False Readings on Economic Recovery
May 28, 2009
During the Great Depression of the 1930's, the government projected a lot of happy thoughts and convinced a lot of people to put their money back into stocks. The markets actually went up about 48%, only to crash again to even lower lows, because ultimately the fundamentals of the economy had not been fixed at all. They were trying to "restore confidence" by singing "Somewhere Over the Rainbow."
Don't get caught in the same propaganda. Here's what a leading economist has to say from the Bank of England.
The leading Bank of England official who accurately predicted the recession warns today against complacency that the worst of the slump is over and predicts a further surge of more than a million in unemployment this year.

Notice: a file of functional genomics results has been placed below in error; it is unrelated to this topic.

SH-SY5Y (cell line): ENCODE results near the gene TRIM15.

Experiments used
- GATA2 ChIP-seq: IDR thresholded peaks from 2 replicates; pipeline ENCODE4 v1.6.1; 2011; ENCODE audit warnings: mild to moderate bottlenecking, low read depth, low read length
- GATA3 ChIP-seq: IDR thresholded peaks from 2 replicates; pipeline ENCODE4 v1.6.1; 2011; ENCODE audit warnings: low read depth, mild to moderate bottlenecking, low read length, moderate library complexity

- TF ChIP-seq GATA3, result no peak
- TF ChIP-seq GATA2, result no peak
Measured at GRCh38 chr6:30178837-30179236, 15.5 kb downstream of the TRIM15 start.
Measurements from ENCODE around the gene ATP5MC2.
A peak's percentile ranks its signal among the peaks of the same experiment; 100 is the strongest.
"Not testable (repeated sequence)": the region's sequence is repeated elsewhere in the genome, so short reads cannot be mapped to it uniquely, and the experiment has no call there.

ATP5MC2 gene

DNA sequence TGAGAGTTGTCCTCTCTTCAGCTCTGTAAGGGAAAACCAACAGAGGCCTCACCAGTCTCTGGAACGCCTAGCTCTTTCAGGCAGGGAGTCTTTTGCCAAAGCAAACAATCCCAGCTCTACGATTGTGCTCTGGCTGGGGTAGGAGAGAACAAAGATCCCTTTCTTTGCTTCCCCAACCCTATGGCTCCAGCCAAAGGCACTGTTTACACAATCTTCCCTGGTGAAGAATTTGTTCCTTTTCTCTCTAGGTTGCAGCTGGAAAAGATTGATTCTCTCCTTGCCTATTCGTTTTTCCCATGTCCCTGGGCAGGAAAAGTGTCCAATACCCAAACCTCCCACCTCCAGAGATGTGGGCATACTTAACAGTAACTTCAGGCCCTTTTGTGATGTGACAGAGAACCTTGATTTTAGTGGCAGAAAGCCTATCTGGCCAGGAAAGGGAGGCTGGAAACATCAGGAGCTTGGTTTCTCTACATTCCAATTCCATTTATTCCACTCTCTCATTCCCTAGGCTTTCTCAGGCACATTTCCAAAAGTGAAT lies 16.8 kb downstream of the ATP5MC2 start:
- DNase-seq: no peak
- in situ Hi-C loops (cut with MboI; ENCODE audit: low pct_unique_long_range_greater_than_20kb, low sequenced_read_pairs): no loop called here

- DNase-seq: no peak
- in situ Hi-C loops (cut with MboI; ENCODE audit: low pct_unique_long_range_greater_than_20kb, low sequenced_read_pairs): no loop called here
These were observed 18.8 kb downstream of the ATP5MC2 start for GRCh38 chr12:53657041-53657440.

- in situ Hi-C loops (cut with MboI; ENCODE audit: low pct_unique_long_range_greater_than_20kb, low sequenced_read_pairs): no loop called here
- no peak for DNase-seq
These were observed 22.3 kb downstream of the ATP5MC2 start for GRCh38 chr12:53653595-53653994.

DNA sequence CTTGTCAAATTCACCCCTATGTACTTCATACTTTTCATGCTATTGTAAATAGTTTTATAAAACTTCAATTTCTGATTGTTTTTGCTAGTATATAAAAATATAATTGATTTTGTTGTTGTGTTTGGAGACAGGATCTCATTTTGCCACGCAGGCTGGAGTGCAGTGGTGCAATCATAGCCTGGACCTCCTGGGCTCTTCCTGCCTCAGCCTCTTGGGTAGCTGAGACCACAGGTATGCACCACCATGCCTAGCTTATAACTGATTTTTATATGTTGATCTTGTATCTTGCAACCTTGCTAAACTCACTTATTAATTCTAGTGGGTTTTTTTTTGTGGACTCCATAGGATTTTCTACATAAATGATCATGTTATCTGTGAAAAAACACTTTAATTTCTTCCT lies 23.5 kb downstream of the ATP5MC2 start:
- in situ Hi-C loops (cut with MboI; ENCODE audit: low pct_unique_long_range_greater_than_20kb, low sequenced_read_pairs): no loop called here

David Blanchflower, who steps down from the Bank’s rate-setting Monetary Policy Committee this week, says that the recovery predicted by the Chancellor for the end of this year may not materialise, and is likely to prove lacklustre if it does.
Challenging growing optimism over prospects for economic revival, he says in an exclusive interview with The Times: “My worry is that there can be many false dawns and we shouldn’t just assume that everything is over.”
Dr. Stephen Jones